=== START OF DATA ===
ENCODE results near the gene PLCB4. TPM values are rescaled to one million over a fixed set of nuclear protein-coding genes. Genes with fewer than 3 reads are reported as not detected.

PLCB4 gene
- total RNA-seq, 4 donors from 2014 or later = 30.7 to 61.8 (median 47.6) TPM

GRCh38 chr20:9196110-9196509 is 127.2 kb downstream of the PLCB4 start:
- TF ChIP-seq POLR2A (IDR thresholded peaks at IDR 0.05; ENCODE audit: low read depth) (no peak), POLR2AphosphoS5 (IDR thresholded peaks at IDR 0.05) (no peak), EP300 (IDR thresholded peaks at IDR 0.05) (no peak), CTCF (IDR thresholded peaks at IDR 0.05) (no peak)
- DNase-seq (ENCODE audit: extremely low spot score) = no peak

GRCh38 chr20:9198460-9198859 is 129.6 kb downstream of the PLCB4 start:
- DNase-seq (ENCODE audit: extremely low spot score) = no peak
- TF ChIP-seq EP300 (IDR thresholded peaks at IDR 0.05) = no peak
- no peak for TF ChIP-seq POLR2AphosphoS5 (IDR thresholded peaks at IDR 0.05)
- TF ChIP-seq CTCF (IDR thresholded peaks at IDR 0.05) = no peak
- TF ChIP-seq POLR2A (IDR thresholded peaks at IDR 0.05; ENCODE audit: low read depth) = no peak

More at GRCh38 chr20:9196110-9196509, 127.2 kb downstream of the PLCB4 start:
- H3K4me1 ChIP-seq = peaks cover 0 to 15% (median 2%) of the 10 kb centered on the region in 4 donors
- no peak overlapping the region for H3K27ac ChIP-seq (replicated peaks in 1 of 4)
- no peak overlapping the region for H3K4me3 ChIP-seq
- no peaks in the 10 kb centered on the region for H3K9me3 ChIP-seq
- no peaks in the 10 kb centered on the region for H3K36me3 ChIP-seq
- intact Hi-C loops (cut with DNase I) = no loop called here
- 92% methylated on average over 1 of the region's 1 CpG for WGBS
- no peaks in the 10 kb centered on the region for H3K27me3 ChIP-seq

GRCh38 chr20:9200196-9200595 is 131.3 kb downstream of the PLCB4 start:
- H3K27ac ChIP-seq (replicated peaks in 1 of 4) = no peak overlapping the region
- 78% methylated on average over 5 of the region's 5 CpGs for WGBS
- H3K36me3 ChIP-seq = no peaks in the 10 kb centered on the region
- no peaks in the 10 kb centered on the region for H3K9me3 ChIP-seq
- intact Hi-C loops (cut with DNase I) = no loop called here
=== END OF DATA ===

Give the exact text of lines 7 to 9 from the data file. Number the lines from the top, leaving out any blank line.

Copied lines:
GRCh38 chr20:9198460-9198859 is 129.6 kb downstream of the PLCB4 start:
- DNase-seq (ENCODE audit: extremely low spot score) = no peak
- TF ChIP-seq EP300 (IDR thresholded peaks at IDR 0.05) = no peak